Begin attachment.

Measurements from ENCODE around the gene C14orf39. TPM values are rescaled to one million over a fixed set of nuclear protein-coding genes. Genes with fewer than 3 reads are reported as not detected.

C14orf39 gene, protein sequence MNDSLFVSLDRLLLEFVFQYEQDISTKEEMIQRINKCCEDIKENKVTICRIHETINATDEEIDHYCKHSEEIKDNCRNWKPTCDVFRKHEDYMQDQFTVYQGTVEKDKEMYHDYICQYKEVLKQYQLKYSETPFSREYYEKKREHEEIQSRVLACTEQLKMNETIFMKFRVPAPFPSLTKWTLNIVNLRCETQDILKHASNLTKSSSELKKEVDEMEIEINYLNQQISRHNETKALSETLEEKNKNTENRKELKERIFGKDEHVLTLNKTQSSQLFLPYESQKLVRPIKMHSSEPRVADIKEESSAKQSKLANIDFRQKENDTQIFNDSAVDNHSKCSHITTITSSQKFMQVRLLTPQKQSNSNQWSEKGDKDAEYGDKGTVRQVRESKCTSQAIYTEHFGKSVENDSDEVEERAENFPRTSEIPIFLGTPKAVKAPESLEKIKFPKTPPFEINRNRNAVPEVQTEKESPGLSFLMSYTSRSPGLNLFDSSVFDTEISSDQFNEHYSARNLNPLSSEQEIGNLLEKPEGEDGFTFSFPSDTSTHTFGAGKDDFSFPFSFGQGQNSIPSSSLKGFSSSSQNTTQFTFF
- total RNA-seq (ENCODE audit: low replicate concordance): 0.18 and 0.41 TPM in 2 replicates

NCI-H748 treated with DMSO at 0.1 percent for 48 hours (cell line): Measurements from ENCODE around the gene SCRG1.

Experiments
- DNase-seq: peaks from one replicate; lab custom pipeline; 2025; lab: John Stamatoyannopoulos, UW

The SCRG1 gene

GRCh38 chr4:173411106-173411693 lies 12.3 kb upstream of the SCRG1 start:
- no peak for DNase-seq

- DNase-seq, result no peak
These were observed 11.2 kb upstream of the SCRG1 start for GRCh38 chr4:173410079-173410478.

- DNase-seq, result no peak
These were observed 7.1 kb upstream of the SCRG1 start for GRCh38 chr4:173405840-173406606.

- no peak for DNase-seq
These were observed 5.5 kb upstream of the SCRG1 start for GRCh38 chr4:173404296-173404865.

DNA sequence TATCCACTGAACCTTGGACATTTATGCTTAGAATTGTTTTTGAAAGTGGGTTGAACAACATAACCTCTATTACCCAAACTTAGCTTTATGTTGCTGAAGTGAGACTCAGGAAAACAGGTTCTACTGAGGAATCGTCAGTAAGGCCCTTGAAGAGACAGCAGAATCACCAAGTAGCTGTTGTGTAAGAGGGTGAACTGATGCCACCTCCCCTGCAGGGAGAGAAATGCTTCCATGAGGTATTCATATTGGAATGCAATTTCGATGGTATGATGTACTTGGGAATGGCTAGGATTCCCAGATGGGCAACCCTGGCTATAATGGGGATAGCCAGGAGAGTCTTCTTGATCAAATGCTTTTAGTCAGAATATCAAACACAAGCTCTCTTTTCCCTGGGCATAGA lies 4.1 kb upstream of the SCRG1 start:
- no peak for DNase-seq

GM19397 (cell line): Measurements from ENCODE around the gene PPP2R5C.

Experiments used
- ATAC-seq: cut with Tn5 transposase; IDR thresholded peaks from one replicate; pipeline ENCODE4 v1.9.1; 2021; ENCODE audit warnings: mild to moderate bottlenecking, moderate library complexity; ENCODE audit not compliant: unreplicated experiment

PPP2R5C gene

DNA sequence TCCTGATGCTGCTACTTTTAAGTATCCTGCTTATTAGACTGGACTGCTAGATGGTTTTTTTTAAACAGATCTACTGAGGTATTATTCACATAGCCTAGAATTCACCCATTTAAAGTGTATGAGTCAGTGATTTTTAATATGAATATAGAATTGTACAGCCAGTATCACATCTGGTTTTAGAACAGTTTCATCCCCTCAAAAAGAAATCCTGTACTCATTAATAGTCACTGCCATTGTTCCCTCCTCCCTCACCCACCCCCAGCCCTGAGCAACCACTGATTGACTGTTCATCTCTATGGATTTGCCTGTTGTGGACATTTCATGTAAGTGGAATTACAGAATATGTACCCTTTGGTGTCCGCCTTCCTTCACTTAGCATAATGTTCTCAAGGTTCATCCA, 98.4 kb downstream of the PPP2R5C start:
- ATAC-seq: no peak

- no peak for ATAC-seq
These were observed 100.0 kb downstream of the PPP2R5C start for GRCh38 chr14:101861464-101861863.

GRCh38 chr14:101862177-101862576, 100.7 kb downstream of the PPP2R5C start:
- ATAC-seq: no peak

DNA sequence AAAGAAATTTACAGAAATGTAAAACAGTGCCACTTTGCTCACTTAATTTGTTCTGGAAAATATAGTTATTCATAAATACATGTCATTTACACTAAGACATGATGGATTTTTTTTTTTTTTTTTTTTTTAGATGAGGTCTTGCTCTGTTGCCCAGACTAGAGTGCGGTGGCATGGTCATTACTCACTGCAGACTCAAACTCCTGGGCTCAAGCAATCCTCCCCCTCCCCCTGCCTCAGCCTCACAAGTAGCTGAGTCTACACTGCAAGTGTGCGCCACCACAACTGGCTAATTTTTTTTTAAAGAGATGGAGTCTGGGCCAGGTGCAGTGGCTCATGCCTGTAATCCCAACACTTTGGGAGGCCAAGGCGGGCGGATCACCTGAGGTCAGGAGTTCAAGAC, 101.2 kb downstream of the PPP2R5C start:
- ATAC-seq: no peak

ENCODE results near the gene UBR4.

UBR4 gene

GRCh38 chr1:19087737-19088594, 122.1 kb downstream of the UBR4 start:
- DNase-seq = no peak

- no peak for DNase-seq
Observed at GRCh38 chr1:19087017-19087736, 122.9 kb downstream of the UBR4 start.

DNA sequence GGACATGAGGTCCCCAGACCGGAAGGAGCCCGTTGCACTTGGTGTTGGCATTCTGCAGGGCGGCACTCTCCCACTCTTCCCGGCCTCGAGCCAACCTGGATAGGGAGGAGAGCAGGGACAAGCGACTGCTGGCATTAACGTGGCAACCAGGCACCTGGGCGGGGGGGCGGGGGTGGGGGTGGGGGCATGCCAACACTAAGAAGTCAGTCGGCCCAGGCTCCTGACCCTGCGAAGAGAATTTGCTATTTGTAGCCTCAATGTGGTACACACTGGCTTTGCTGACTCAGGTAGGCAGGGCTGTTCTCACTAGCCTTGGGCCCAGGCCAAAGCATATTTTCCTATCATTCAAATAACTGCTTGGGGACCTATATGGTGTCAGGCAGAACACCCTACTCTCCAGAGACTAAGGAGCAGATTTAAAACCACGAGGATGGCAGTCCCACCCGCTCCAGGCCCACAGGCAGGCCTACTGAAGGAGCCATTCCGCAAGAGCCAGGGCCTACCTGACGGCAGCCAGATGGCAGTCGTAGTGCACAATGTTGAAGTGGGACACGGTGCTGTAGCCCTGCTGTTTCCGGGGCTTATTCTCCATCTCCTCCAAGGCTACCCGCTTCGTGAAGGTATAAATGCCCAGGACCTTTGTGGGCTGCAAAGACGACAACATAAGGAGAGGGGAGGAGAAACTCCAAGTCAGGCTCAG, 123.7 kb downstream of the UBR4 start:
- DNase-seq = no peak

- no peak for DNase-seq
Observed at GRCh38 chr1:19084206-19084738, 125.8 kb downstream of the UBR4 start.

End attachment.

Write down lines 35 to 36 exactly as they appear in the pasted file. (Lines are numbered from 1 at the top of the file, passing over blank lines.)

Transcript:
Observed at GRCh38 chr1:19087017-19087736, 122.9 kb downstream of the UBR4 start.

DNA sequence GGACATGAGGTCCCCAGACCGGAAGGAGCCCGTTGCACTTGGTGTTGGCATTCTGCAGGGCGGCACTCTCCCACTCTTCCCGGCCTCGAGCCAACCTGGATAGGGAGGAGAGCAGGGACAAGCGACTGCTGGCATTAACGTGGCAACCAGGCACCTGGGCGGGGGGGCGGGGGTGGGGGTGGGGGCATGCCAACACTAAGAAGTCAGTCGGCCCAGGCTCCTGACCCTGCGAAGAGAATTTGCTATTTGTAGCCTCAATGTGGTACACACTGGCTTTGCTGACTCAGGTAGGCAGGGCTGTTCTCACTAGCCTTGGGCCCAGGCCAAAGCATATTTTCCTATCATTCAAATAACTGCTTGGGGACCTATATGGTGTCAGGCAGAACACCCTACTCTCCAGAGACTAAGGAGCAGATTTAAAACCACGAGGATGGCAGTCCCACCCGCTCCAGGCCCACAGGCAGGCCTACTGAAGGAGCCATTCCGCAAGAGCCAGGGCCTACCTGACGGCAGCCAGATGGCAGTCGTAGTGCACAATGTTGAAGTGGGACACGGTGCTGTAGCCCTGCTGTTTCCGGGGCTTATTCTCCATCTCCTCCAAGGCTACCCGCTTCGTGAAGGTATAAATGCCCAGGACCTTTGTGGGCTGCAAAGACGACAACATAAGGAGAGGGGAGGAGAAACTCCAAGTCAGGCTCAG, 123.7 kb downstream of the UBR4 start: